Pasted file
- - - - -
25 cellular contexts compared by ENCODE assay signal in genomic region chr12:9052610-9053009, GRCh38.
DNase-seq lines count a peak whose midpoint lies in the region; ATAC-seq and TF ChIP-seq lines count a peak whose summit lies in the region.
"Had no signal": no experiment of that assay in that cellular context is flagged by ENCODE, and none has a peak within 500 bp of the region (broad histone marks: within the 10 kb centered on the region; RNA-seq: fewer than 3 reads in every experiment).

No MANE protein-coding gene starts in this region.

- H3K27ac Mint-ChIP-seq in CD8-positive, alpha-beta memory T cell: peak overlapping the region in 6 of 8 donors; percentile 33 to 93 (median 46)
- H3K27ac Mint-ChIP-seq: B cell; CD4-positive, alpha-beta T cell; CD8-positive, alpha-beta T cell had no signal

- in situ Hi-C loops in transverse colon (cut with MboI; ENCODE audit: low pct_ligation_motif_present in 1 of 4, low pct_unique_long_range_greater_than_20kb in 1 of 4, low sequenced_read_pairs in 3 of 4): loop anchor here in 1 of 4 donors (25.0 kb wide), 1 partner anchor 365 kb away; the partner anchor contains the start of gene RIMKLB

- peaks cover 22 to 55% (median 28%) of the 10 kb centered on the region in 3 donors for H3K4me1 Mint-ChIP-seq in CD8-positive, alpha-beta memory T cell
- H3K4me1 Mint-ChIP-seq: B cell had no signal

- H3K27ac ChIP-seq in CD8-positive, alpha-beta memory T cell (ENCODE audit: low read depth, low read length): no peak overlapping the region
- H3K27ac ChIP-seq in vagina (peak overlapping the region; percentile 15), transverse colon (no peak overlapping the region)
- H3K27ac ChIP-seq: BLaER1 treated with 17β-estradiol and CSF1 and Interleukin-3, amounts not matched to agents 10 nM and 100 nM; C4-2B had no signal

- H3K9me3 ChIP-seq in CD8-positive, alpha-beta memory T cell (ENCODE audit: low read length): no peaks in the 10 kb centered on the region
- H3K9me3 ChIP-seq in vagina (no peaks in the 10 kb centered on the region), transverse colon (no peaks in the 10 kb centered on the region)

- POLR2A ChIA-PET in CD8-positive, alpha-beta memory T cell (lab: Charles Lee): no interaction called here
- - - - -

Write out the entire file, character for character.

25 cellular contexts compared by ENCODE assay signal in genomic region chr12:9052610-9053009, GRCh38.
DNase-seq lines count a peak whose midpoint lies in the region; ATAC-seq and TF ChIP-seq lines count a peak whose summit lies in the region.
"Had no signal": no experiment of that assay in that cellular context is flagged by ENCODE, and none has a peak within 500 bp of the region (broad histone marks: within the 10 kb centered on the region; RNA-seq: fewer than 3 reads in every experiment).

No MANE protein-coding gene starts in this region.

- H3K27ac Mint-ChIP-seq in CD8-positive, alpha-beta memory T cell: peak overlapping the region in 6 of 8 donors; percentile 33 to 93 (median 46)
- H3K27ac Mint-ChIP-seq: B cell; CD4-positive, alpha-beta T cell; CD8-positive, alpha-beta T cell had no signal

- in situ Hi-C loops in transverse colon (cut with MboI; ENCODE audit: low pct_ligation_motif_present in 1 of 4, low pct_unique_long_range_greater_than_20kb in 1 of 4, low sequenced_read_pairs in 3 of 4): loop anchor here in 1 of 4 donors (25.0 kb wide), 1 partner anchor 365 kb away; the partner anchor contains the start of gene RIMKLB

- peaks cover 22 to 55% (median 28%) of the 10 kb centered on the region in 3 donors for H3K4me1 Mint-ChIP-seq in CD8-positive, alpha-beta memory T cell
- H3K4me1 Mint-ChIP-seq: B cell had no signal

- H3K27ac ChIP-seq in CD8-positive, alpha-beta memory T cell (ENCODE audit: low read depth, low read length): no peak overlapping the region
- H3K27ac ChIP-seq in vagina (peak overlapping the region; percentile 15), transverse colon (no peak overlapping the region)
- H3K27ac ChIP-seq: BLaER1 treated with 17β-estradiol and CSF1 and Interleukin-3, amounts not matched to agents 10 nM and 100 nM; C4-2B had no signal

- H3K9me3 ChIP-seq in CD8-positive, alpha-beta memory T cell (ENCODE audit: low read length): no peaks in the 10 kb centered on the region
- H3K9me3 ChIP-seq in vagina (no peaks in the 10 kb centered on the region), transverse colon (no peaks in the 10 kb centered on the region)

- POLR2A ChIA-PET in CD8-positive, alpha-beta memory T cell (lab: Charles Lee): no interaction called here